Essential Nursing Considerations of Temperature Physiology

SimpleNursing Editorial Team Jul 18, 2018

Taking the vital signs of your client is one of the most basic things that you should do upon assessment and temperature is the first vital sign that should be taken.

Though the process of taking the temperature of a client seems effortless, there are still nurses who get it wrong, especially when taking into consideration the different protocols for inserting the thermometer. Which is why we’ll be going into the essential information that you should keep in mind when taking your client’s temperature.

Thermometer Routes

Basic knowledge: there are three routes where a thermometer can be inserted, namely:

  • Axilla or the armpit
  • Oral or Sublingual (under the tongue)
  • Rectal

Currently, there are more advanced ways to take the temperature which can be through scanning the forehead or going under the ear.

Among the three routes, the rectal route is the most accurate.

Routes for Ages

When it comes to age, there are a couple of considerations that one must follow:

  1. Adults – orally
  2. Adolescents – axillary
  3. Pediatrics – rectally

In nursing school, you are taught to identify the different types of thermometers with their respective color-coding scheme; therefore, you should never insert a red thermometer in a client’s mouth because those are meant to be inserted in the rectum.

Normal Temperature

The average normal temperature is around 98.7 Fahrenheit. Recently, there have been new standards saying that the normal range is from 97.5 up to 99.1 Fahrenheit. At this point, it depends on the metabolic rate of your client’s body type because there are people who burn calories at a much faster rate while there are those who take time to do so.

What Affects Temperature

There are a couple of things that affect temperature; however, the primary cause is an infection. Infection, no matter where it’s located – toe, lungs, skin, and so on – will have a significant effect on a person’s temperature. Areas infected are usually warm or hot to touch, and for this reason, the client will experience fever.

Sepsis is another factor that affects temperature. If a client becomes septic due to an infection of the blood, it is immediately manifested by increased temperature. Sepsis can be due to numerous factors including:

  • Urinary tract infection (UTI)
  • Pneumonia
  • Cellulitis
  • Diabetes

Sepsis in diabetic clients is common. For this reason, it is necessary that nurses need to watch out for signs and symptoms of sepsis, especially in older clients. If an elderly or geriatric client has sepsis, their immune system is expected to be low. Once that infection hits the bloodstream, it will travel through the entire body, affecting vital organs like the heart, brain, kidneys, etc.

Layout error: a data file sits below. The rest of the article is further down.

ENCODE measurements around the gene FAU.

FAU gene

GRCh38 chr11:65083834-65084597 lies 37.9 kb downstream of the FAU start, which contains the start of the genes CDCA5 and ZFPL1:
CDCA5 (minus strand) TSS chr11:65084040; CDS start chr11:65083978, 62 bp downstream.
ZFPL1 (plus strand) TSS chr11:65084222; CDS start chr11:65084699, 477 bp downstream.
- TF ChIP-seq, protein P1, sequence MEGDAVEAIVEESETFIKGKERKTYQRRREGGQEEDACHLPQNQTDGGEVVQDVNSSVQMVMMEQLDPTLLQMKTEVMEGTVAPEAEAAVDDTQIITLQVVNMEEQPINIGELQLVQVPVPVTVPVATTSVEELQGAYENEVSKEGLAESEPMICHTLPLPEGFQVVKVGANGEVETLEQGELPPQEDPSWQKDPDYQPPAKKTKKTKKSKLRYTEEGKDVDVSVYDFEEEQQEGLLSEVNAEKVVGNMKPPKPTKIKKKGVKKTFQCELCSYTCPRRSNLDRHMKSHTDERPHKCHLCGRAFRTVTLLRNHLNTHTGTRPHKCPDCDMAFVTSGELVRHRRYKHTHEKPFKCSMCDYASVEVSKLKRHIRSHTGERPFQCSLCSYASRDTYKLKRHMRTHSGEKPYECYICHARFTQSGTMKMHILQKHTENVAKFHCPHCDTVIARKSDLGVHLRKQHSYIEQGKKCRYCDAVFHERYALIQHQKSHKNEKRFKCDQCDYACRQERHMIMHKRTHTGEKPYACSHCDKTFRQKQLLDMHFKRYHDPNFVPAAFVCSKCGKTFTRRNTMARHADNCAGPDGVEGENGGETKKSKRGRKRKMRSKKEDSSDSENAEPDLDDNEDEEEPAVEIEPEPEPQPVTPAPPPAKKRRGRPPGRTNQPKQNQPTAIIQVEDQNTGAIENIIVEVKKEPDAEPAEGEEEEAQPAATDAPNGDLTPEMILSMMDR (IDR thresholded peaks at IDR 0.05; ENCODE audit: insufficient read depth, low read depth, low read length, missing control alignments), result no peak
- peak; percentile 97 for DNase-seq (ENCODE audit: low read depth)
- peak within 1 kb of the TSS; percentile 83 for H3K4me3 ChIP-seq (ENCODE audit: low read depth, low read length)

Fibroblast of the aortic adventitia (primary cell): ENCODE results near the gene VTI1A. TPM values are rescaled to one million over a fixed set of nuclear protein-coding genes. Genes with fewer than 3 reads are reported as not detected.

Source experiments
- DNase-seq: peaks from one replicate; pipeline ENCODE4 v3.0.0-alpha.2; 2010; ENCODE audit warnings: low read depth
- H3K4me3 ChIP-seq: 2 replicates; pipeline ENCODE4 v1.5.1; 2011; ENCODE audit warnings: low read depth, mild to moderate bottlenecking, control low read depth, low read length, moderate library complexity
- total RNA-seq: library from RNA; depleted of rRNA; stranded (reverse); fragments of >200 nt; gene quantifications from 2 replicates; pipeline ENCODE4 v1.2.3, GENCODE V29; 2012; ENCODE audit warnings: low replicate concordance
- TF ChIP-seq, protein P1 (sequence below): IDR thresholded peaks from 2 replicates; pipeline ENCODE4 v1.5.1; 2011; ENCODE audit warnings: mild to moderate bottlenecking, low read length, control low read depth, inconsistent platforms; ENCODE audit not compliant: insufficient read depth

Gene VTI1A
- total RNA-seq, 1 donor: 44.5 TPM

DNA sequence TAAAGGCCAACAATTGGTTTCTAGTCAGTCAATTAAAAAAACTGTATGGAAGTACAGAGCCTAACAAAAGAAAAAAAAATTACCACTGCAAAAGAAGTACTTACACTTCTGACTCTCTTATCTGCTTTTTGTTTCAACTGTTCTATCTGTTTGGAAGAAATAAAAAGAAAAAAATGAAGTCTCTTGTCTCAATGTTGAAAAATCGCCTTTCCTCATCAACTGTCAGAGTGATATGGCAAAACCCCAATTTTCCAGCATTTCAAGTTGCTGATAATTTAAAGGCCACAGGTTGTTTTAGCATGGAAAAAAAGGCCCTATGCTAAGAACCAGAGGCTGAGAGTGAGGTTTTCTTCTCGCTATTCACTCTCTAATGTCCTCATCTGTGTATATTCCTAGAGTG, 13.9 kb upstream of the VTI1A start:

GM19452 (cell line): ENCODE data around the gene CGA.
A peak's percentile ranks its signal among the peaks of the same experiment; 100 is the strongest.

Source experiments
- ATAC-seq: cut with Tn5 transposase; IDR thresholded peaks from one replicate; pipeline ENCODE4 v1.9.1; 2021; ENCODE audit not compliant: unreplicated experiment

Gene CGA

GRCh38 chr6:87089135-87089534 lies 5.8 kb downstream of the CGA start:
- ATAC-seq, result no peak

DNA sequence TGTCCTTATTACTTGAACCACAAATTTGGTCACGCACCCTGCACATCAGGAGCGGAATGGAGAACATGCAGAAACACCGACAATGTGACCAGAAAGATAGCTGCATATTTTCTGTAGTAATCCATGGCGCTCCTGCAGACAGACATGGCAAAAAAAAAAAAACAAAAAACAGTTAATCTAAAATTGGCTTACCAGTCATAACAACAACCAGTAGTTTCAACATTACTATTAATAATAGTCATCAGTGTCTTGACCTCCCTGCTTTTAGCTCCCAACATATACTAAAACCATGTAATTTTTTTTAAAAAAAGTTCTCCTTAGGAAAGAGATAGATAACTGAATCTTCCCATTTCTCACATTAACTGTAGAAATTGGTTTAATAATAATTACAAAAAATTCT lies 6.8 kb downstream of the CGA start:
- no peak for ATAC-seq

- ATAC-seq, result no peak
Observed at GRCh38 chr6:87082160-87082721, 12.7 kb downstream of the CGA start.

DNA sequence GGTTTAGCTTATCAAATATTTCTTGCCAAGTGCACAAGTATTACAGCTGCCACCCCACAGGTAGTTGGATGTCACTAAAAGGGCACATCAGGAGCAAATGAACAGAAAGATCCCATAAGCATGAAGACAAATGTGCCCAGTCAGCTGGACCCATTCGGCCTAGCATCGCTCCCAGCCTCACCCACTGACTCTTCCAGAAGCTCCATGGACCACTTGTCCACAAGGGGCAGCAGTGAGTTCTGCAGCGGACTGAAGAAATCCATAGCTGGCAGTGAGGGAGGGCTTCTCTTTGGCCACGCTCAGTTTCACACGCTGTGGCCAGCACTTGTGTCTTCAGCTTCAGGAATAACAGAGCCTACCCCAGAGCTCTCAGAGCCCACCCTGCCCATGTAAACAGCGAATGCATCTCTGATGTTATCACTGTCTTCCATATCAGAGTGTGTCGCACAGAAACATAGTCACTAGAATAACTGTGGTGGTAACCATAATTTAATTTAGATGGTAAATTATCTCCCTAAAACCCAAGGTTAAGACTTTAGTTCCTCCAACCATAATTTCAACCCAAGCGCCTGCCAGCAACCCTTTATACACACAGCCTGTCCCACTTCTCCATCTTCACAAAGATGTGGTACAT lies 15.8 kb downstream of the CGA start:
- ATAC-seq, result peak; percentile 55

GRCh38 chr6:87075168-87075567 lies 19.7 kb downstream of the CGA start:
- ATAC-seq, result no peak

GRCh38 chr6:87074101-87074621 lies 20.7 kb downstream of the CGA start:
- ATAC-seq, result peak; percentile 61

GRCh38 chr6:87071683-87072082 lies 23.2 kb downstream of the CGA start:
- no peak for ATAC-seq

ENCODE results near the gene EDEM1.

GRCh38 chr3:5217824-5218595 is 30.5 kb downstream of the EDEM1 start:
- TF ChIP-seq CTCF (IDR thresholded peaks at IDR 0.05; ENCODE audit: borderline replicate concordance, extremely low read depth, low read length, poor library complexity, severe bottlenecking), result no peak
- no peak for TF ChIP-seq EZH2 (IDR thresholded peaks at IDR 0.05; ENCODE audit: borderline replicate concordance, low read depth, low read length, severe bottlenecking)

Temperature with Sepsis

Clients who have sepsis are expected to have a temperature ranging from 103 up to 104 Fahrenheit; it can even go up to 105 Fahrenheit. At this point, the body will have its hypothalamus, the thermal regulator device inside the brain, to shut down due to increased heat inside the body. The moment thermal regulation ceases, there will be a drop in body temperature, which is what happens with sepsis.

Sepsis Intervention

The primary goal when you have a client when sepsis, is to bring down their temperature to avoid organ failure immediately. Taking the rectal temperature is advisable to get accurate data on the status of your septic client. In hospitals, there are standard core measures when handling septic workups. It is best to get acquainted as to what these core measures are.

Points to Remember

Here are a couple of things that you have to take into great consideration when getting your client’s temperature:

  1. You should not take the temperature of chemotherapy clients rectally. Chemotherapy shrinks down the tumor and all the while, the process also kills new cells. Therefore, those who are getting chemotherapy have thin epithelial lining especially around the rectal area, and inserting a rectal thermometer may cause complications.
  2. A client undergoing chemotherapy who also has sepsis should not be given a rectal thermometer to avoid bowel perforation.
  3. Axillary thermometers are given to clients who are unable to open their mouths like those who have neurological diseases like MS, ALS, myasthenia gravis, or those with altered level of consciousness.
  4. Among the three thermometer sites, the axillary temperature provides the least accurate data.

So, those are some important nursing considerations when taking the temperature. For other vital signs discussions, you can visit our SimpleNursing website.

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